The group overcame current limitations in EFM-based identification and characterization techniques by measuring the dielectric constant, or permittivity, of objects. This gives an indication of how the material an object is made of reacts to an applied electric field. By increasing the electrical resolution of the microscope by almost two orders of magnitude, in order to be able to detect ultra-weak forces, and using geometrically stable nano-tips alongside as a precise method of modeling their results that takes into account the physics of a system and all its geometrical artifacts, they were able quantify the nano-objects’ dielectric constants precisely and use these as a ‘fingerprint’. This allowed them to distinguish between objects of identical shape but different composition, which would otherwise be impossible to recognize without labeling.
“Previously, EFM images had been limited to the surface structure, and were only able to distinguish between metallic and non-metallic nano-objects in black-and-white experiments,” explains Laura, lead author on the study. “Now we have quantitatively recognized nano-objects made of very similar materials and with low dielectric constants, as is the case with many biological complexes.”
“Our method, an non-invasive way of determining the internal state of objects and correlate these with their functions without slicing or labeling, will be an invaluable tool for diverse areas of scientific research,” says Gabriel. “It is particularly important in nanomedicine for biomedical diagnostics, opening the door to quantitative label-free detection of biological macromolecules such as viruses based on their dielectric properties.”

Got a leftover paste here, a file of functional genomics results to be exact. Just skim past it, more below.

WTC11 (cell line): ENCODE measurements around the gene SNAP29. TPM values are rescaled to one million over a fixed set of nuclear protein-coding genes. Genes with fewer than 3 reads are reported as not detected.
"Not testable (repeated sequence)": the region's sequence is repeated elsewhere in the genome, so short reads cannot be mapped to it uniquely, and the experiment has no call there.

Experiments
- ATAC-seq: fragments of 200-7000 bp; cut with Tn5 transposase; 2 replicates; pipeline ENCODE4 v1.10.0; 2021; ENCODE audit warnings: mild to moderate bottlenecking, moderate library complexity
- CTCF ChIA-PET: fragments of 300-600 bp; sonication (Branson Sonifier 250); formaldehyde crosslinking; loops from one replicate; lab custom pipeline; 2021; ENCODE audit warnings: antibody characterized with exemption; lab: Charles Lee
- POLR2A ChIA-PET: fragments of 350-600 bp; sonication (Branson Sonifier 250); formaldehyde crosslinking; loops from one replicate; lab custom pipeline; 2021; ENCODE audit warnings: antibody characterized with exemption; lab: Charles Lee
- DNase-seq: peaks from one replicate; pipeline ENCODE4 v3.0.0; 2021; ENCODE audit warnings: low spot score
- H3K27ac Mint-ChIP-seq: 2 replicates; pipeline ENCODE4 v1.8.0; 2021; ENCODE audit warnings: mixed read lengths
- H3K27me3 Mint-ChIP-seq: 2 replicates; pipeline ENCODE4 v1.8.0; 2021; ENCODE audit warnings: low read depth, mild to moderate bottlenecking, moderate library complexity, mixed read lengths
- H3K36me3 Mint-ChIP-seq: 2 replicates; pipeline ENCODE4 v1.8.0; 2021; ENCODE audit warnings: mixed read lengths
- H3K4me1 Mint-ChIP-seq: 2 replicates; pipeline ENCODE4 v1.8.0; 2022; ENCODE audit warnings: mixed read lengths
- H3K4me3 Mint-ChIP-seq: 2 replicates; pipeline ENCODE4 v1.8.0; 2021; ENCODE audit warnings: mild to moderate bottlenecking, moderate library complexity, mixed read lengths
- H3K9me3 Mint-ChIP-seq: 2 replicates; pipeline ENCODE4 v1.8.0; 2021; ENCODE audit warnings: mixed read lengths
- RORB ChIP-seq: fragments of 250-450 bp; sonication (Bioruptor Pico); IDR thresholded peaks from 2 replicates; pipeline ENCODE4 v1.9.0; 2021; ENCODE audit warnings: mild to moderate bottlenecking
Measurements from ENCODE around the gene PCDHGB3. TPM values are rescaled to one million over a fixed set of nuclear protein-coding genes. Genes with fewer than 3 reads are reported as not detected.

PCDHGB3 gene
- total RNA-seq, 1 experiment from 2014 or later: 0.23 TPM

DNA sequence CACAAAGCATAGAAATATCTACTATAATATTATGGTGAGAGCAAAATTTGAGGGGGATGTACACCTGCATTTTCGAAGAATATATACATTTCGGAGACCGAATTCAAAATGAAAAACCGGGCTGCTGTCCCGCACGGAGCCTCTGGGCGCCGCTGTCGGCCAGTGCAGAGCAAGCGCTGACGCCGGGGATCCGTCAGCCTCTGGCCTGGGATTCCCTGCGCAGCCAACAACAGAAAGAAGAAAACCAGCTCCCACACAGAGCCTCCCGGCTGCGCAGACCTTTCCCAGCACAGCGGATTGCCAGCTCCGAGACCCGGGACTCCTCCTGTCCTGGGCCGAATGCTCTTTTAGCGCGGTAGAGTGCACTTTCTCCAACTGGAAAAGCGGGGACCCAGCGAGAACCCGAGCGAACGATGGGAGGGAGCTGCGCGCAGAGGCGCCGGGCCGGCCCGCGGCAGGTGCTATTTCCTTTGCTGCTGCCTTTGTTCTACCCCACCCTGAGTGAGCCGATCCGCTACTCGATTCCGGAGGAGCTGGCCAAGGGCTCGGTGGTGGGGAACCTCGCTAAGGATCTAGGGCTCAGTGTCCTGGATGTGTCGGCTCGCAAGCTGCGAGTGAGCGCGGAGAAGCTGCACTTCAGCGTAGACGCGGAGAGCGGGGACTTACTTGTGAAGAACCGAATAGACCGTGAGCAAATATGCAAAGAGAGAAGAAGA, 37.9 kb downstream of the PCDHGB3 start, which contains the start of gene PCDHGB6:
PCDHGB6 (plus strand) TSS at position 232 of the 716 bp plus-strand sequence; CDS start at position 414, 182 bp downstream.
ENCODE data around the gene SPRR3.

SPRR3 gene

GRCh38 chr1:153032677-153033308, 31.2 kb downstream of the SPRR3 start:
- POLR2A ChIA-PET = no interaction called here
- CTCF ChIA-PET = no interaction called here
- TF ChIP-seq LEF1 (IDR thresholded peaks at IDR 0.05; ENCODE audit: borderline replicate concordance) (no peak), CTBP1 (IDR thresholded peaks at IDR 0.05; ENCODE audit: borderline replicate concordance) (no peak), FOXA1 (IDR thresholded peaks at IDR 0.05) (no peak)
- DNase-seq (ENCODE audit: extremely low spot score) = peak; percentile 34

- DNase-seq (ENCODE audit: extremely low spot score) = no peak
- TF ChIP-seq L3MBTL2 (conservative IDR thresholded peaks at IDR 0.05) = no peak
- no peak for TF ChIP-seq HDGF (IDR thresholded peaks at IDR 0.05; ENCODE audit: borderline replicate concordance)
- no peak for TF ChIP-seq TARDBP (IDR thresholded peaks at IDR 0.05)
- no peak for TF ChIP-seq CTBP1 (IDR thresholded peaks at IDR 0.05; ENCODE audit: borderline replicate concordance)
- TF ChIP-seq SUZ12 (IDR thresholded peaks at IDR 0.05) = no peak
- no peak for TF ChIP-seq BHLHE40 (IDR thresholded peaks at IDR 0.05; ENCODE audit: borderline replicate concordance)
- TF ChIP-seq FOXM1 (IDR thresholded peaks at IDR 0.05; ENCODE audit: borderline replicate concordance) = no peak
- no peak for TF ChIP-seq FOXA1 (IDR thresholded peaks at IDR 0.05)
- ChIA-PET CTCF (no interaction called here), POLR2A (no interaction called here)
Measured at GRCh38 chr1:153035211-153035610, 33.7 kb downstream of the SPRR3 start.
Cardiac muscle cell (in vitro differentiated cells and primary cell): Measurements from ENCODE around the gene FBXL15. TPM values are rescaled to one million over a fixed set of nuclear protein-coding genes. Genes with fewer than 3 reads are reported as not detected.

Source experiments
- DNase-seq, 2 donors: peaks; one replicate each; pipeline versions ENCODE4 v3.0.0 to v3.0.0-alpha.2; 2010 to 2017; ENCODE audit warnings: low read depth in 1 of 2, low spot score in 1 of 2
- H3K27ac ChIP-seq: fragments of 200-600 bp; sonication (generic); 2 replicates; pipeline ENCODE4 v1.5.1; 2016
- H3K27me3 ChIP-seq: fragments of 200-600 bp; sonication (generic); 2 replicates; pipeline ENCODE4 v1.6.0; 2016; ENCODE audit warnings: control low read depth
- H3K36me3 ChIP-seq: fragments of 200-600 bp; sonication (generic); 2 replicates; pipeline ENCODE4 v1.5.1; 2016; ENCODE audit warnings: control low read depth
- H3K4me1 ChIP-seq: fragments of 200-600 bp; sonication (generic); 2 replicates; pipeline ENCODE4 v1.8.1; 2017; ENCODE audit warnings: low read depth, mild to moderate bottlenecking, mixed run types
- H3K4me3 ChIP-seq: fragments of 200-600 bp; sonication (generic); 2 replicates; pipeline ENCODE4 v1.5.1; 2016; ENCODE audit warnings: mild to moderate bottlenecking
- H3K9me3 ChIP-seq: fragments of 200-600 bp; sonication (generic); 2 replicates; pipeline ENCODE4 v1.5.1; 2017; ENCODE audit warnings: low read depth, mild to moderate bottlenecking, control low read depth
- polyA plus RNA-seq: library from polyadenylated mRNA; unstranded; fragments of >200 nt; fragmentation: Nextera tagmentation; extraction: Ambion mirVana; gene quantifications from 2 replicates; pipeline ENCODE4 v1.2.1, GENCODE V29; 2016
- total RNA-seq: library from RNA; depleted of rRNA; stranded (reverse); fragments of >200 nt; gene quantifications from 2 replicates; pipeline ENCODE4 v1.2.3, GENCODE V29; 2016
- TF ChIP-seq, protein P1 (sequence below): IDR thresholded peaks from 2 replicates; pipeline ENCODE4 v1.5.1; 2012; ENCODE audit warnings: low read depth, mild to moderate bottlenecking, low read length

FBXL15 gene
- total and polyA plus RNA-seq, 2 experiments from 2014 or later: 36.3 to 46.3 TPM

The researchers have applied their technique to important biological complexes, such as viruses. By unraveling for the first time the dielectric properties of such nano-objects, they may be able to uncover important aspects of a virus’s functionality. With their technique, they discriminated between empty and DNA-containing viruses, for example, which are the ones that can insert their genetic material into a host cell’s DNA.
“These results are also a breakthrough in the fundamental study of nanoscale dielectrics, which are the building blocks that determine the performance of the new generation of nano-electronic devices around today,” adds Laura. “Our new technique promises to shed light on questions about the dielectric properties of newly developed nanocomposites and hybrid nanodevices, and can tell us at how small a scale a dielectric object can retain its properties – in other words, how small we can go.”
To read the paper visit the Nature Materials website here.